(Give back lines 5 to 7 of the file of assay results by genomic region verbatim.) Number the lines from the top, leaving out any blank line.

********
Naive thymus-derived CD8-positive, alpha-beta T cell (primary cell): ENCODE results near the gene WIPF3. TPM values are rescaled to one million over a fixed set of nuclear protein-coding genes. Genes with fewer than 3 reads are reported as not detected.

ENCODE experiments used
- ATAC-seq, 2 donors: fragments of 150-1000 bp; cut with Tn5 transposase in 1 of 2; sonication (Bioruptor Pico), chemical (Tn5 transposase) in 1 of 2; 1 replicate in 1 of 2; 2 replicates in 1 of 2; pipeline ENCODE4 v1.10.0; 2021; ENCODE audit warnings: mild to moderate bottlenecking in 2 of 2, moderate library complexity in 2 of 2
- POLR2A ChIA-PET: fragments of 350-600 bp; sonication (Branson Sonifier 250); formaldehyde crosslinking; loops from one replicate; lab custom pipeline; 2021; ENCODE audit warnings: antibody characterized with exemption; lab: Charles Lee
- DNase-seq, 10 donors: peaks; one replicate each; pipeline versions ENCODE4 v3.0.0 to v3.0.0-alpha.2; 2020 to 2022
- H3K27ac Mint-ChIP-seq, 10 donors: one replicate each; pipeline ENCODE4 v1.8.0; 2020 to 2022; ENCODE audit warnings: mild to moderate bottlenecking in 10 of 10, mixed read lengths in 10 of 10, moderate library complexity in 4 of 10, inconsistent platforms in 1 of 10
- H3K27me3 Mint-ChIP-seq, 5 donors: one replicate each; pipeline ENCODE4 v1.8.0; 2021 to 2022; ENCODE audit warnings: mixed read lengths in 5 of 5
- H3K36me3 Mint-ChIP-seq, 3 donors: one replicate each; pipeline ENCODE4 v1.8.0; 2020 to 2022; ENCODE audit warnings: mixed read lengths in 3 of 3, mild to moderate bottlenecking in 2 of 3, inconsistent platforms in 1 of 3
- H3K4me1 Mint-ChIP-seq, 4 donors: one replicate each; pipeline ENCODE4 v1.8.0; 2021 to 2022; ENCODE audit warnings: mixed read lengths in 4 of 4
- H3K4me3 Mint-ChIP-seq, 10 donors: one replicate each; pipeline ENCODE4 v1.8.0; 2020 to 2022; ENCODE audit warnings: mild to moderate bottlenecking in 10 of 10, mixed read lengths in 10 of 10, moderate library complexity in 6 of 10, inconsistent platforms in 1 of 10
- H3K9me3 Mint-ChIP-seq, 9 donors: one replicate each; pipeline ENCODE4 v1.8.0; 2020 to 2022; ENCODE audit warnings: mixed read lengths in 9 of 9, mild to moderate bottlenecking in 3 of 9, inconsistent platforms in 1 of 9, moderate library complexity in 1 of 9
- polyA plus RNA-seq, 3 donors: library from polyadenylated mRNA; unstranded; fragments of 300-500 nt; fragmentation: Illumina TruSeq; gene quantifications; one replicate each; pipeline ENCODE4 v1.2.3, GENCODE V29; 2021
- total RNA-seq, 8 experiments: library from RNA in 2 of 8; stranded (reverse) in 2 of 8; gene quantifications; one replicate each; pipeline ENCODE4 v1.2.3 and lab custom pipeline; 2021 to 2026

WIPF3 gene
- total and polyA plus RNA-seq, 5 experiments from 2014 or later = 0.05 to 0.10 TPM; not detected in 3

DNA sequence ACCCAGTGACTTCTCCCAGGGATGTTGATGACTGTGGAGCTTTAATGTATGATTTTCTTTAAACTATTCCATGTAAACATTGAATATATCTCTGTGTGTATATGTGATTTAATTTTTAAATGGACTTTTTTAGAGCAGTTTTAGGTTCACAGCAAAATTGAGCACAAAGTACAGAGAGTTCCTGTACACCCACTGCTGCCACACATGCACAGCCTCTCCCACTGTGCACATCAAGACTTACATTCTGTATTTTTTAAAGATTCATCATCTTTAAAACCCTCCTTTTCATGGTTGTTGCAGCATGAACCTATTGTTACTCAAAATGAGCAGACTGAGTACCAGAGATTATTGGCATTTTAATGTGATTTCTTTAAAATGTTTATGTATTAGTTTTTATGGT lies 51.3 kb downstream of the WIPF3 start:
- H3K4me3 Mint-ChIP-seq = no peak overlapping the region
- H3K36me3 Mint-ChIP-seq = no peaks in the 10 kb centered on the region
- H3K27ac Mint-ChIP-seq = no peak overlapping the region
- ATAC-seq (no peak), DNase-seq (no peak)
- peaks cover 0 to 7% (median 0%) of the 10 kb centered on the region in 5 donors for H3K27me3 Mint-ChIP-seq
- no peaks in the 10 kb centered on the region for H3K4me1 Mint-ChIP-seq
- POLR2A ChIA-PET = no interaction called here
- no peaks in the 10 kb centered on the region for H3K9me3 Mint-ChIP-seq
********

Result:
- DNase-seq, 10 donors: peaks; one replicate each; pipeline versions ENCODE4 v3.0.0 to v3.0.0-alpha.2; 2020 to 2022
- H3K27ac Mint-ChIP-seq, 10 donors: one replicate each; pipeline ENCODE4 v1.8.0; 2020 to 2022; ENCODE audit warnings: mild to moderate bottlenecking in 10 of 10, mixed read lengths in 10 of 10, moderate library complexity in 4 of 10, inconsistent platforms in 1 of 10
- H3K27me3 Mint-ChIP-seq, 5 donors: one replicate each; pipeline ENCODE4 v1.8.0; 2021 to 2022; ENCODE audit warnings: mixed read lengths in 5 of 5